Military Space Quarterly | Air Force Hosted Payload Contracting Vehicle Seen as ‘Game Changer’

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WASHINGTON — As the U.S. Air Force prepares to release a final bid solicitation for a contracting vehicle that will enable it to regularly utilize excess payload capacity aboard commercial satellites, industry officials are praising the much-anticipated effort as a “game changer” for the space business.

A draft request for proposals on the Hosted Payload Solutions contracting vehicle was issued June 6 and revised June 21. Industry officials are expecting a final proposal as soon as the end of July.

“We expect that this contract will open the door to many new U.S. government customers who might otherwise never have considered the hosted payload approach,” said Don Brown, vice president of business development and hosted payload programs at Intelsat General Corp. of Bethesda, Md., the government services division of satellite operator Intelsat. “This contract will be a game-changer for U.S. government hosted payloads. And that’s what has us so excited about it.”

The Air Force’s Space and Missile Systems Center in Los Angeles, which procures U.S. military space systems, plans to award multiple indefinite-delivery, indefinite-quantity contracts to a stable of prequalified companies. These selected companies, expected to be a mix of satellite operators and space hardware manufacturers, would be in position to support the inclusion of dedicated government payloads and capabilities aboard commercial satellites.  

The Air Force could spend as much as a half-billion dollars on the program over a five-year period, said Janet Nickloy, director of strategy and business development at Harris Corp.’s Government Communications business unit and chairwoman of the Hosted Payload Alliance, an industry group that promotes the activity. The service has slowly warmed to the idea of hosted payloads in recent years and has studied several potential hosted payload initiatives following the success of the Commercially Hosted Infrared Payload mission that launched in September 2011.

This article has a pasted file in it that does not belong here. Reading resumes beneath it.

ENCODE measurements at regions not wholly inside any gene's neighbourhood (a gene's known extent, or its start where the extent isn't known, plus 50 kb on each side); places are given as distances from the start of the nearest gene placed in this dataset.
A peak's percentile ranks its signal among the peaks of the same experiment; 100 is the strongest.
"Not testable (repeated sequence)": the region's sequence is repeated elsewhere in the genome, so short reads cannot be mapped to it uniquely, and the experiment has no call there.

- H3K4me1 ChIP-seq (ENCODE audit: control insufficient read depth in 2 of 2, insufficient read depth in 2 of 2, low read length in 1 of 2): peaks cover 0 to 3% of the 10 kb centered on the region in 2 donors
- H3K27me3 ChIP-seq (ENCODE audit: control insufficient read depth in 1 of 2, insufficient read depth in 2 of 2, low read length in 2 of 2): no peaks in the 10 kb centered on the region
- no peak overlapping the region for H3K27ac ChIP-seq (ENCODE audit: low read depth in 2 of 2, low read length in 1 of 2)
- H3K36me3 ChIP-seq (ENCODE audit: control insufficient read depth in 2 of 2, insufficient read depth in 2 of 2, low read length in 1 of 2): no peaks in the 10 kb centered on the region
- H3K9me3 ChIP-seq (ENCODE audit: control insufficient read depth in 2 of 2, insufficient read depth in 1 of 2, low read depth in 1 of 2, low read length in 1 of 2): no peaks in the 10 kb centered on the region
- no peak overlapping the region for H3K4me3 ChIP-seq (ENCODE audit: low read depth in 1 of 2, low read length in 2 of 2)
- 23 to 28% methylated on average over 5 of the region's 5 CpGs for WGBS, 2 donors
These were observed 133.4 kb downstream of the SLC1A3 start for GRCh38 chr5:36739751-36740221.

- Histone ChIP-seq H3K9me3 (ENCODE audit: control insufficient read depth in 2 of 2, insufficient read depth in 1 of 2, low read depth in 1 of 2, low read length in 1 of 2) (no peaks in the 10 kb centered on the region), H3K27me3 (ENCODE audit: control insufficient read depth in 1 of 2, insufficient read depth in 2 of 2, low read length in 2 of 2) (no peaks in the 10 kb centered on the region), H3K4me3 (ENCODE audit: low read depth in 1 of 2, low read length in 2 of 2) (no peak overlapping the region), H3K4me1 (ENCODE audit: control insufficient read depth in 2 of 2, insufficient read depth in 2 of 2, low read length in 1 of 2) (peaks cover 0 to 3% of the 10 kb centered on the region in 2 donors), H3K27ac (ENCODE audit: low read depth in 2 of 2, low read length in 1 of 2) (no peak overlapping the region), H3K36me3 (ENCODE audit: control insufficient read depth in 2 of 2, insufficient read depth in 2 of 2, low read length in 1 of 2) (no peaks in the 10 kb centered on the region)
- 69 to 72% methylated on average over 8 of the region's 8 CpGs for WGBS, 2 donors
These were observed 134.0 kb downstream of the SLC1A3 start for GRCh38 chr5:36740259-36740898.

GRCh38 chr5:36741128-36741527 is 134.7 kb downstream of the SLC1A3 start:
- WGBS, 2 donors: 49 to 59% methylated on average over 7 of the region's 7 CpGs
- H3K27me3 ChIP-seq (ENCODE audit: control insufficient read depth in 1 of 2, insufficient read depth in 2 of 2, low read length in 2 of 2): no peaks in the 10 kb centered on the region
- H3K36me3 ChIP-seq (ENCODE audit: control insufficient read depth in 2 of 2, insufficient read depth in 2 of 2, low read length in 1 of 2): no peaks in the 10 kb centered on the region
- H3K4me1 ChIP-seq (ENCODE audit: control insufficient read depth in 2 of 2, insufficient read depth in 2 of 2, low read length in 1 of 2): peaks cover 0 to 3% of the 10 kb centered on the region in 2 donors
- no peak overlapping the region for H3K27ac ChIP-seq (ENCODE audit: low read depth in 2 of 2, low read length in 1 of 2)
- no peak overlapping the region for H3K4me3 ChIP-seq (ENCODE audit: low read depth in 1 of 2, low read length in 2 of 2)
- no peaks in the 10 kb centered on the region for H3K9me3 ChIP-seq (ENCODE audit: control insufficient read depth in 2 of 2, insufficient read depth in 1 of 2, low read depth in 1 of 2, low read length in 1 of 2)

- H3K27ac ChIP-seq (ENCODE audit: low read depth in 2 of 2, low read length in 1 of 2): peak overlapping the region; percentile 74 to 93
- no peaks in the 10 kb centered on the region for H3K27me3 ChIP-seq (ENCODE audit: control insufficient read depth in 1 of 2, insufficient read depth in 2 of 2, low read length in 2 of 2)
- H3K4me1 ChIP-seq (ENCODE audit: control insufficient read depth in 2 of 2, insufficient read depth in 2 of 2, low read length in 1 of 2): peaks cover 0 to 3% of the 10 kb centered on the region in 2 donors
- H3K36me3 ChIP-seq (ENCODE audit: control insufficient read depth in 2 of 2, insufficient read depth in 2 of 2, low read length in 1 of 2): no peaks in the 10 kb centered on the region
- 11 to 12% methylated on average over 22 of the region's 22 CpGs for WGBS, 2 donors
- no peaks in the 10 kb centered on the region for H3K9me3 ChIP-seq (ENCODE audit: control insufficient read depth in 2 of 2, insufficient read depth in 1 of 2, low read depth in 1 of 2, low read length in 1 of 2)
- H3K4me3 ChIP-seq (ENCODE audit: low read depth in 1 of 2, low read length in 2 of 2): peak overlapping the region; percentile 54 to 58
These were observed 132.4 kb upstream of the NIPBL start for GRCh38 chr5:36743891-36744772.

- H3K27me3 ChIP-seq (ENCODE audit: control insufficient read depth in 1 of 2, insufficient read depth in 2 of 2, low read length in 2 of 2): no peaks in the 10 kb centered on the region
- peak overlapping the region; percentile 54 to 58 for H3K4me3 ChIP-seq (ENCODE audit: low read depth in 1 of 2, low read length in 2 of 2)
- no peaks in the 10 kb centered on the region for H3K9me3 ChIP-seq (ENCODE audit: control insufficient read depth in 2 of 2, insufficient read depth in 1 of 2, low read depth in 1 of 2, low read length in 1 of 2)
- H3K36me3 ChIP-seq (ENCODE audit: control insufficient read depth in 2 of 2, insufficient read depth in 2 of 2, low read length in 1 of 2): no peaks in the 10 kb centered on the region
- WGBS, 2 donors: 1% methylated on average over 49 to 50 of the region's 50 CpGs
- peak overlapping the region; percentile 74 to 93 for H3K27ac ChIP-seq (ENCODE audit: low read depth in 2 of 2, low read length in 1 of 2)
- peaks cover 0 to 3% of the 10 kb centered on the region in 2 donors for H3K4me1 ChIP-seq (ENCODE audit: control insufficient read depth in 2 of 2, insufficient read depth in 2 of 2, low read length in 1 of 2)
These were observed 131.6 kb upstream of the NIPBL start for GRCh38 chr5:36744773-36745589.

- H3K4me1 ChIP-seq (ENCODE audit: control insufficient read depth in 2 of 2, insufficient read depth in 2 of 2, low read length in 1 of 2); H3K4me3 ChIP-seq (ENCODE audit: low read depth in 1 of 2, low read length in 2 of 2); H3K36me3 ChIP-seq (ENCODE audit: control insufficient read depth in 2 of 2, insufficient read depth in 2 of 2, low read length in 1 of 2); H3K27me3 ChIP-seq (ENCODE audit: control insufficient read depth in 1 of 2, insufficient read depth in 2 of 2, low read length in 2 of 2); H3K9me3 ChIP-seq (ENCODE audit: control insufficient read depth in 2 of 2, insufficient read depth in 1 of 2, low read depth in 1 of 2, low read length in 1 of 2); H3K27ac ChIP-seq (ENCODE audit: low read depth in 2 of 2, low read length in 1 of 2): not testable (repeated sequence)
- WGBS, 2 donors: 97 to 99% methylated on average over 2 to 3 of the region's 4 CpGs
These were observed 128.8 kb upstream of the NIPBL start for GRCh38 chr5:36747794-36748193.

Then, an experimental Air Force missile-tracking sensor was installed and launched into orbit aboard the SES-2 satellite owned by fleet operator SES of Luxembourg. The sensor allowed the Air Force to test the potential of wide-field-of-view, staring infrared sensors for a range of surveillance missions.

During a keynote address at the National Space Symposium in April, Gen. William Shelton, commander of Air Force Space Command and the service’s top uniformed officer for space, said the Defense Department must consider hosted payloads as one way to help keep costs down. Dispersing government capabilities among commercial satellites would also improve the resiliency of the Air Force’s space architecture, a key tenet of Shelton’s long-term vision.

But the Air Force has been slower to embrace hosted payloads than many advocates of the concept would like. NASA, they note, has several science missions in the works that will fly as hosted payloads aboard commercial communications satellites.

With the final request for proposals due any day, industry officials sense a tide that has shifted in favor of the concept.

“Everybody can say, in principle, this [idea] makes sense,” Nickloy said. “But the contracting details are hard.”

Air Force and industry officials have been surprised by the complexity involved in making government contracts conform to commercial practices, Brown said. Issues with how to structure the pricing have also been difficult.

“However, [Space and Missile Systems Center] has obviously done a huge amount of work in this contract and it will represent a big step forward in working with industry to do things in a more cost-effective and schedule-sensitive manner,” Brown said.

While the details of the hosted payload contract have been a quagmire, the Air Force is “adamant about making it work,” Nickloy said.